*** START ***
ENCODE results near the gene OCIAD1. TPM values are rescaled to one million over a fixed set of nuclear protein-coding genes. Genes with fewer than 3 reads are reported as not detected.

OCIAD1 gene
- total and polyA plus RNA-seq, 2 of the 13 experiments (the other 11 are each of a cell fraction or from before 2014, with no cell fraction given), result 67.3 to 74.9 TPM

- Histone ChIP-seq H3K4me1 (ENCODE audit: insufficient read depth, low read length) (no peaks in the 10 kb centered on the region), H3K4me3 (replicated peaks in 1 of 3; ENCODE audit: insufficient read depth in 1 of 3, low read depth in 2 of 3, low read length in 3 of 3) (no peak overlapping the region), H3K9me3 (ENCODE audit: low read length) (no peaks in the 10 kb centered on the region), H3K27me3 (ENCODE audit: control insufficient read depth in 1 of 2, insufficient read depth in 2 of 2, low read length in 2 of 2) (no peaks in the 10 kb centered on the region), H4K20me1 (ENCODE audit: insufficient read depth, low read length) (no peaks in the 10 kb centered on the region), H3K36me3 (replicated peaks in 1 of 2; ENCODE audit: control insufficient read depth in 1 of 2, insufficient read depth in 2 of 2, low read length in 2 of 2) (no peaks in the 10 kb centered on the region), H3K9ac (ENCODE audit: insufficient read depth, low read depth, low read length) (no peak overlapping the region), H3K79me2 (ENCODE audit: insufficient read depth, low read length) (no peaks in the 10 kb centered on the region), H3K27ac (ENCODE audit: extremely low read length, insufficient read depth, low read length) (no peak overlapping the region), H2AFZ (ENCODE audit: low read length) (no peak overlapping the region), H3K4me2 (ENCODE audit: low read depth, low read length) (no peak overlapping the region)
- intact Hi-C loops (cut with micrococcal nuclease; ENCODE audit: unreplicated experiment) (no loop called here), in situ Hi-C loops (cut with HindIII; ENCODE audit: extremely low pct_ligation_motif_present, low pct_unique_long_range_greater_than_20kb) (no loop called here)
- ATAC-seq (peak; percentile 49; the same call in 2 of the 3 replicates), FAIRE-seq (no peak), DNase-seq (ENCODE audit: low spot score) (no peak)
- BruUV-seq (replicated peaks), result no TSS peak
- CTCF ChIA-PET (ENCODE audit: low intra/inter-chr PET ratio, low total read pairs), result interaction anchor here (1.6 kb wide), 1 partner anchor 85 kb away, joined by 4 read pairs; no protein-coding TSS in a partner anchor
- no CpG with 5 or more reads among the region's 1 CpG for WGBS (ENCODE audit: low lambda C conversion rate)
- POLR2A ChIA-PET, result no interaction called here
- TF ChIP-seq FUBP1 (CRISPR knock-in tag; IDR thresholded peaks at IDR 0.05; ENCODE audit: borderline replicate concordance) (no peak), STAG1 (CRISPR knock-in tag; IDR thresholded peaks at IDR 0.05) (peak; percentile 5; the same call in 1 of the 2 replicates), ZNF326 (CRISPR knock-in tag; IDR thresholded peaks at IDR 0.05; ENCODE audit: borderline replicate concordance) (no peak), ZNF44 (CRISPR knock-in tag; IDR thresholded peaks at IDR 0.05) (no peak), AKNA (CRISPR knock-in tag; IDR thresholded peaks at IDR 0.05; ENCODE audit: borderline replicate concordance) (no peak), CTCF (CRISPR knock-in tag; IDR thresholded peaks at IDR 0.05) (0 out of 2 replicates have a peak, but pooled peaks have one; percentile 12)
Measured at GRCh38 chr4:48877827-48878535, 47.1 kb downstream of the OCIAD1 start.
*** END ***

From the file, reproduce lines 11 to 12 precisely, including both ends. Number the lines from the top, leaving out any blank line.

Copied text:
- TF ChIP-seq FUBP1 (CRISPR knock-in tag; IDR thresholded peaks at IDR 0.05; ENCODE audit: borderline replicate concordance) (no peak), STAG1 (CRISPR knock-in tag; IDR thresholded peaks at IDR 0.05) (peak; percentile 5; the same call in 1 of the 2 replicates), ZNF326 (CRISPR knock-in tag; IDR thresholded peaks at IDR 0.05; ENCODE audit: borderline replicate concordance) (no peak), ZNF44 (CRISPR knock-in tag; IDR thresholded peaks at IDR 0.05) (no peak), AKNA (CRISPR knock-in tag; IDR thresholded peaks at IDR 0.05; ENCODE audit: borderline replicate concordance) (no peak), CTCF (CRISPR knock-in tag; IDR thresholded peaks at IDR 0.05) (0 out of 2 replicates have a peak, but pooled peaks have one; percentile 12)
Measured at GRCh38 chr4:48877827-48878535, 47.1 kb downstream of the OCIAD1 start.